Building Resilience

written by Susan (

Greetings from South Africa. I am a Marriage and Family Therapist and love working with couples and families. One common complaint from parents is that their child is not doing well. Maybe they are acting out, being rebellious, complaining, or not wanting to do schoolwork or chores.

One of the first questions that I ask is “how is the rest of the family doing?” Sometimes children are acting out because one of their parents is struggling, another sibling is sick, or the marriage is having troubles. 

To understand resilience, we can think of a tree that blows in the wind. Sometimes, it will bend so far that it almost touches the ground. But, when the wind stops, it goes back upright and doesn’t break. Resilience is like the tree that bends when things get difficult, but it doesn’t break. Rather, it bounces back up. That’s what we want to see in our families and in our children. We don’t want to try to prevent our children from facing difficulties. Rather, we want them to learn how to be resilient in the midst of difficulties. 

To do that, we need to model and lead our families in a resilient lifestyle. Here are some things that you can do for yourself and your family:

  1. Optimism – be positive in the midst of difficult situations. Have the attitude that things will get better. 
  2. Fear – instead of avoiding those things you are afraid of, face your fears and work to overcome them so that you control your fear rather than the fear controlling you.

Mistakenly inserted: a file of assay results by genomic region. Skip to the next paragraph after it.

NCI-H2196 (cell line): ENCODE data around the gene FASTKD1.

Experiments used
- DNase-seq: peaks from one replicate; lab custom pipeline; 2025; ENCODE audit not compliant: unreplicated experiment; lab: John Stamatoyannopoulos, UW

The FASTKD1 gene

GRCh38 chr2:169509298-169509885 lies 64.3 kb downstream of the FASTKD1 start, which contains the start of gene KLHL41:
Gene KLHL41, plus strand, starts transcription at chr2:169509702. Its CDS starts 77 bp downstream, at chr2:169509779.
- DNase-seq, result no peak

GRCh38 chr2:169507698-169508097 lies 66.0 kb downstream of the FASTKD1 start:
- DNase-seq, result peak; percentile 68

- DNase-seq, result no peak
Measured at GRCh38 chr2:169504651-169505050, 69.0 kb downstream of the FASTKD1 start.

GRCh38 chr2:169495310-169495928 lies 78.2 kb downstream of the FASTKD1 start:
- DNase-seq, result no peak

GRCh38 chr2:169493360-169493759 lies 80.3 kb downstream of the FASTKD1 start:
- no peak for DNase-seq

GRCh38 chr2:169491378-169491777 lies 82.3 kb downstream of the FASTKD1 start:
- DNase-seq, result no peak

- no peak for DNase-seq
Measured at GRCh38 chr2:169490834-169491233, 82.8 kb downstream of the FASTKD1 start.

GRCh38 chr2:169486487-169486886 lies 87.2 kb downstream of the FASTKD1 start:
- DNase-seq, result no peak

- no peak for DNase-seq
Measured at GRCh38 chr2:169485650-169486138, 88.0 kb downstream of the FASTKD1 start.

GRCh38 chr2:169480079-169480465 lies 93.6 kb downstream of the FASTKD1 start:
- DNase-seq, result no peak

3. Right and Wrong – instill in the family that you are doing the right thing no matter how hard it is or what the outcome! For example, you may live in a difficult location but you are convinced that this is where you should be for this time.
  4. Faith – draw on your spirituality. Your faith can get you through difficult times no matter how hard your circumstances. Trust that God is with you in the difficulty. 
  5. Social Support – sharing your difficulty with other trusted friends helps lighten the burden. Just knowing that others are sharing the burden can help with the feeling that you are alone. 
  6. Role Models – study those that you admire and learn from them on how they made it through difficult times.
  7. Body – take care of your body through sleep, exercise, and a healthy diet.
  8. Flexibility – accept those things that you cannot change and work on those things that you can change. 

As parents model these things and encourage your children to do the same. Children will have more resilience to bend when things get difficult without breaking. 

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